That has to be one of the most discussed and least settled on questions ever asked. I know I have made art, been called an artist, enjoyed art, bought art, sold art, and even taught art, but still can not define the slippery beast!
For many years I worked in the corporate world making “commercial” art (aka Graphic Design). It paid my grocery bills and car payments, it allowed me to use all those elements of design I had learned in school. My art satisfied a need. It helped some people get rich(er), it helped make people aware of products and services they needed (or didn’t know they did!). It was problem solving and satisfying for the most part. Was it art? Who knows.
When abandoned by the corporate world due to economy and age, I turned to what many would define as craft, not art. For seven plus years I bought hundreds of thrift store sweaters, then surgically removed the arms, the necks, and strategically cut the rest to make hats, sweater coats, scarves, gloves, etc etc. It was satisfying. People responded to them and bought this “art” to incorporate into their daily lives.
It was so fun to take my wares across the country and see people try on one after another. Some people had saved up their money to buy that one special art-to-wear garment. Others bought two or three, just as they would buy at Macy’s! I am sure the painters and sculptors in the booths around me (often waiting far longer for a sale) often though that my work was not real art. But people were choosing and noticing the colors, the textures, the technique and the overall uniqueness… isn’t that art? And it was so personal compared to the corporate art. It was personal to both me as I would drape a sweater over their back, and to them as they twirled in front of the mirror. Something aesthetically pleasing was giving them joy: Isn’t that art?
Now I am doing fiber art. Some are still slow to consider that an art media, but I will leave that discussion for another day. I have painted and made prints. I can honestly say that working with fiber has every bit of the same demand for aesthetic choice and technical knowledge that they did. But my audience and the “raison d'etre”has changed.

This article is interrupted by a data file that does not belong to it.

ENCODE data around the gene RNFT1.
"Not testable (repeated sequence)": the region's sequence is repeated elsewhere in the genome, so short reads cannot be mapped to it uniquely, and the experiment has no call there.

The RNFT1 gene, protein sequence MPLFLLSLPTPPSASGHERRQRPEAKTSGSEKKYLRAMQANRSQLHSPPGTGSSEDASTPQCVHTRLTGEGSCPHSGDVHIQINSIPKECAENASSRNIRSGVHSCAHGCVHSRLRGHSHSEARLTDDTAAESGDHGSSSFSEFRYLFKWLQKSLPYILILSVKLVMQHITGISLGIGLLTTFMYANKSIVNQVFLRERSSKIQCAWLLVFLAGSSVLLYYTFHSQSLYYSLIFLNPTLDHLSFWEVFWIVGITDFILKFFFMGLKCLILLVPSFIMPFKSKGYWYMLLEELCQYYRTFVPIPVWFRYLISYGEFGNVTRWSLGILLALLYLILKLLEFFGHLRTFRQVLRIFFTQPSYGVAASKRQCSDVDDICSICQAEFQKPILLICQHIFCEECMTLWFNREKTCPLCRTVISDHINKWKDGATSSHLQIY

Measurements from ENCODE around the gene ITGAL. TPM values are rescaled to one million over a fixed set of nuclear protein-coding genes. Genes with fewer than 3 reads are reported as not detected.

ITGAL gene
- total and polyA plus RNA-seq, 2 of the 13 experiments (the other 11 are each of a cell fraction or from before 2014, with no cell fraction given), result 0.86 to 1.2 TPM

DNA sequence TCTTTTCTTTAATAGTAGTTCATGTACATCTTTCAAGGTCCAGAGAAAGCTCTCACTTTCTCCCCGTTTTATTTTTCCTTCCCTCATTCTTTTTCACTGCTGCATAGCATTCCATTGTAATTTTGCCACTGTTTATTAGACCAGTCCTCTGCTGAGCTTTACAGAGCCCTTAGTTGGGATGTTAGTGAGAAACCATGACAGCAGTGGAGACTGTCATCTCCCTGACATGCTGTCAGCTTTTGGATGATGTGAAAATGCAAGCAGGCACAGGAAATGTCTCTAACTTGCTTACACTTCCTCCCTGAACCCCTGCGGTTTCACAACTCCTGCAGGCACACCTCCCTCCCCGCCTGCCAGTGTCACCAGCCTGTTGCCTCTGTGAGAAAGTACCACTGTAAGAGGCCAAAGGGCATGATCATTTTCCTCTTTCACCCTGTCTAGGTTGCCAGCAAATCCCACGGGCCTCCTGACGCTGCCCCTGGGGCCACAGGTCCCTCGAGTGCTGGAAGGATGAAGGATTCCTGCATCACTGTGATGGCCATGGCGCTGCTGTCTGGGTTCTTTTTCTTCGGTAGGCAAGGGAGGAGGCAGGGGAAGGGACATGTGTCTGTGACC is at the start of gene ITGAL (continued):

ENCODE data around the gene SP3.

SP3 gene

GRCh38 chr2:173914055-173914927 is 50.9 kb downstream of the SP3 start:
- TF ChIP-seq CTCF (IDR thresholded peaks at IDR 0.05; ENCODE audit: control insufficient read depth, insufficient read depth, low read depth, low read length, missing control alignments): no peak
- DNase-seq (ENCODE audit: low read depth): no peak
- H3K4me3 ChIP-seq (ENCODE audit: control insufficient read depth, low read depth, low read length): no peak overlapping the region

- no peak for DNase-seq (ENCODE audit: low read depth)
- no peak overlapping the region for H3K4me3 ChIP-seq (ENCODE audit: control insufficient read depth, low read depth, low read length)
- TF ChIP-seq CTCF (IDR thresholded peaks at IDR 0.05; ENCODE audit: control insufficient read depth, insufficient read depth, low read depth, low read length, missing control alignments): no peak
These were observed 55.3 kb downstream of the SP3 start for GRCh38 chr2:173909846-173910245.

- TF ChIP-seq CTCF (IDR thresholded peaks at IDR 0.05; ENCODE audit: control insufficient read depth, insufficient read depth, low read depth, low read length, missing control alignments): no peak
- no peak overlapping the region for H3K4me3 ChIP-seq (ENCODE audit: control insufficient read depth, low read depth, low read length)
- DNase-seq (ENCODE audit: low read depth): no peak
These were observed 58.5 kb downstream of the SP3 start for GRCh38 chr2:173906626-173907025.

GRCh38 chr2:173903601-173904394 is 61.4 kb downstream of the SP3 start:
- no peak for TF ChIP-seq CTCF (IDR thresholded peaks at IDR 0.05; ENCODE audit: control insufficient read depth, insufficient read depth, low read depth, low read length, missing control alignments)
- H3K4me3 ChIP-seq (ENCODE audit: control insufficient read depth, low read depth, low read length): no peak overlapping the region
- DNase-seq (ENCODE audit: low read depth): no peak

The corporate work was done primarily to meet the demand and needs of the client (within my own design voice and choices) and were by their nature both timely and ephemeral. The garments were made with a general demographic in mind and the cost/profit ratio, as well as the artistic merit, was important with each thing I made. They were meant to be used and used up. My fiber art is self-directed and I am, in many ways, the only audience considered during creation. I do not do commissions, and will do themed shows only when the theme speaks to me. It is the kind of art that is somehow deemed precious because it goes on walls with no apparent use other than aesthetics.
People do respond to my fiber work, and for that I am grateful, but it is always both a bit of a surprise and causes a bit of anxiety. Their response is so unplanned by me; I was working on something personal, and for them to respond is almost unnervingly intimate.
I want people to see my work and, as I have said, the stitching and fabric help to show “how I as an artist see” - but I have no preconception of what they will see, or if they see what I saw. Some respond to the subject matter. Some respond to the color choice. Some respond to the intricacy. Those are all valid, but all dependent on their history, aesthetic taste, knowledge of process - all things I do not control or anticipate. It is a strange thing, this thing we call fine art. The art that is not marketing, not utilitarian, not commissioned. It has been a hard concept for me to embrace.